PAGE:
Taste? Not bad. But, definitely not for mint haters. The rum flavoring? I couldn't really taste it, but I just used a non-alcoholic extract. Maybe that makes a difference.
Wouldn I make it again? Probably not. But, the name alone made it the perfect cake for today.
I Like Big Bundts (yes, you're reading that correctly) is one clever turn of phrase! Created by the very cool Los Angeles librarian-blogger, The Food Librarian, her website offers up delicious baked goods (and Jello!) and the most incredible 30 days of bundt cakes leading up to National Bundt Day on November 15.
This year she has inspired me to bake along. While I can't compete with 30 bundts in 30 days, I will try my best to make 8 bundts in 15 days using only books available in our library's collection.
Check out his blog about his experience as our special guest storyteller on Tuesday. Everyone, children and adults alike, enjoyed this special storytime!
Our parking lot will be closed for Touch a Truck, where children of all ages can touch, honk, and climb on a variety of vehicles stopping by the library. Patrons may park at All Saints Episcopal Church located at 800 Abbot Road.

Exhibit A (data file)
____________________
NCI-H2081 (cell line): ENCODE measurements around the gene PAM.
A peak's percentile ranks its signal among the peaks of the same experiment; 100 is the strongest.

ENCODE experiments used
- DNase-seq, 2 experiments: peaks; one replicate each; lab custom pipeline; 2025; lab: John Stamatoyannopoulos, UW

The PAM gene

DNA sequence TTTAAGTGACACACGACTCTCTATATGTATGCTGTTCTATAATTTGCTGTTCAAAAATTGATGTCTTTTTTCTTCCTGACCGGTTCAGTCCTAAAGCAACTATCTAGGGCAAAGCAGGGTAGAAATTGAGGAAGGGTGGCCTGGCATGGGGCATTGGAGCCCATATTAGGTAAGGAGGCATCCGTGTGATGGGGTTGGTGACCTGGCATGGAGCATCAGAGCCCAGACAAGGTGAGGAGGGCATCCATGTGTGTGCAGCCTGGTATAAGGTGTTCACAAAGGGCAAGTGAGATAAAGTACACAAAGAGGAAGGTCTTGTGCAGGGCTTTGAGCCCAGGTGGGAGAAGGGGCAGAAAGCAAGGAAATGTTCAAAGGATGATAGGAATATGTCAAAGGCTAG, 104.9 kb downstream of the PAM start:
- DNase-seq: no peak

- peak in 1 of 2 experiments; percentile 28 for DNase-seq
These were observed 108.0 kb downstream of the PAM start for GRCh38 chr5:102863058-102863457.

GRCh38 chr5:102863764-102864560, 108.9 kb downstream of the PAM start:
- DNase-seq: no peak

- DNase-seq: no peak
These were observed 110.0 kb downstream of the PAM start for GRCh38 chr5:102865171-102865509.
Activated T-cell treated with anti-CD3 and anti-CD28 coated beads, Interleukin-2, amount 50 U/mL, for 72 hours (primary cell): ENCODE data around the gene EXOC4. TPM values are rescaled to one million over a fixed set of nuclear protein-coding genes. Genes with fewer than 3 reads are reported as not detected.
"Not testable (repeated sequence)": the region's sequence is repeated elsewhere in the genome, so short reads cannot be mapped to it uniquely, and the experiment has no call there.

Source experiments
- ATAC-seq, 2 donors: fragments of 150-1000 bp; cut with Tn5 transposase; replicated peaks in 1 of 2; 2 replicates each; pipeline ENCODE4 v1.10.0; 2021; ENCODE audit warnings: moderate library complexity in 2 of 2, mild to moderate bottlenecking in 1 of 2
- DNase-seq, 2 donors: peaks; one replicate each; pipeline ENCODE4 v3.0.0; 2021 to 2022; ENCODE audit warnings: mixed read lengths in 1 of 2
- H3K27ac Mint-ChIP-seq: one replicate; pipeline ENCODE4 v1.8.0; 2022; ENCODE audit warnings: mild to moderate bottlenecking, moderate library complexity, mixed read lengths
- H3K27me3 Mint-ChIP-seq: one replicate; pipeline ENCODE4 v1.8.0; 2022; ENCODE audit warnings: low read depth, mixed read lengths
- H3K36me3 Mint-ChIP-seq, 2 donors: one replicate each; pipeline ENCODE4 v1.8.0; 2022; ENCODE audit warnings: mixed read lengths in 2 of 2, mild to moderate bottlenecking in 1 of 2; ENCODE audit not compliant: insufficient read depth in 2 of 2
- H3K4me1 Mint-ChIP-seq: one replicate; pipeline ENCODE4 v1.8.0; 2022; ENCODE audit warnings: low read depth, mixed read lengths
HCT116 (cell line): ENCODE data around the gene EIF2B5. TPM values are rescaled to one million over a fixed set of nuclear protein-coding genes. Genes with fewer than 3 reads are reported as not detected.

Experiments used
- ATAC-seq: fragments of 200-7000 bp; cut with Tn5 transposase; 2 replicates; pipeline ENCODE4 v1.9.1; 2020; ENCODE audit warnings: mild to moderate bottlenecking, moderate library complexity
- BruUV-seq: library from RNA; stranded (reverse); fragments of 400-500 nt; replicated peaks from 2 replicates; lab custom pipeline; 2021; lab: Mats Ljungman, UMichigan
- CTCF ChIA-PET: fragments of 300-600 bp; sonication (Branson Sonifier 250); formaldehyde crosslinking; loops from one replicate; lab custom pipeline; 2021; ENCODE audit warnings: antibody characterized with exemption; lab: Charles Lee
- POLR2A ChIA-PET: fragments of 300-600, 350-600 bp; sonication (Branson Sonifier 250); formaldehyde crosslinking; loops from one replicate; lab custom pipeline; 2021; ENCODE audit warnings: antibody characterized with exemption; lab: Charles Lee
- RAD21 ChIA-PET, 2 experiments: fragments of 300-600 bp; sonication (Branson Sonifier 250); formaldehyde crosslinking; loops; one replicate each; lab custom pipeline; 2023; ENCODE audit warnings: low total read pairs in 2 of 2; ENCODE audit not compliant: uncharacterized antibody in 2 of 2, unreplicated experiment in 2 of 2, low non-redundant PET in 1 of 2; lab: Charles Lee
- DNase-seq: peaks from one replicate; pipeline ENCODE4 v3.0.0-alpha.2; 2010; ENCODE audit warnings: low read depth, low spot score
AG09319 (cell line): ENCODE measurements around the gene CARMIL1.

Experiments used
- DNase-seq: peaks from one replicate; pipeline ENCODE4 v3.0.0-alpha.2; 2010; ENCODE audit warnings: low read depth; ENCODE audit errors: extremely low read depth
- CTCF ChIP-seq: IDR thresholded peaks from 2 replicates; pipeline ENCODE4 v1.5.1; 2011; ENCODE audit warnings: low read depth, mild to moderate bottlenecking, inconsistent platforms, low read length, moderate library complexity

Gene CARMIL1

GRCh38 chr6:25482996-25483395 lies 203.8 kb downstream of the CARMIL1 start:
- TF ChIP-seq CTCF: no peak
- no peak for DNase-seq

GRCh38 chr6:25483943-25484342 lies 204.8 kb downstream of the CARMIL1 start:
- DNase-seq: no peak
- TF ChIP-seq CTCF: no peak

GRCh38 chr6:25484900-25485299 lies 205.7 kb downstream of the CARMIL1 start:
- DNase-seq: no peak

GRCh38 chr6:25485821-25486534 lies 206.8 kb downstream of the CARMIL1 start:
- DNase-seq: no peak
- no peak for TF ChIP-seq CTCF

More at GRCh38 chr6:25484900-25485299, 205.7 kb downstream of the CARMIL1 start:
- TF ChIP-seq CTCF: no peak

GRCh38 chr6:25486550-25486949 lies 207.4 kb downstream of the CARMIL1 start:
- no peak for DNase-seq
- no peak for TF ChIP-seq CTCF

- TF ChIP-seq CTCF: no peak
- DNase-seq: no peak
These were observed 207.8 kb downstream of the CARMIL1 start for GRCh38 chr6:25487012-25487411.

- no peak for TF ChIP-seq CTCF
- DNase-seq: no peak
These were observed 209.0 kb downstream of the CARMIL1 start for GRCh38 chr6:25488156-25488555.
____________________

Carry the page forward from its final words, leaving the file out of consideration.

The One Book, One Community (OBOC) kick-off event has been rescheduled for this Sunday, Sept. 25 at 7 pm at Wharton Center's Cobb Great Hall. At this event, Foer will discuss the book, take questions from the audience and sign books. Community members of all ages, including MSU students, are encouraged to attend this FREE event. Tickets are not required. Parking is FREE.
Join us for a reading and book signing by popular Michigan Notable Author Heather Sellers. ELPL is very excited to host author and Hope College Professor Heather Sellers, author of the nationally known book, You Don't Look Like Anyone I know: A True Story of Family, Face Blindness, and Forgiveness.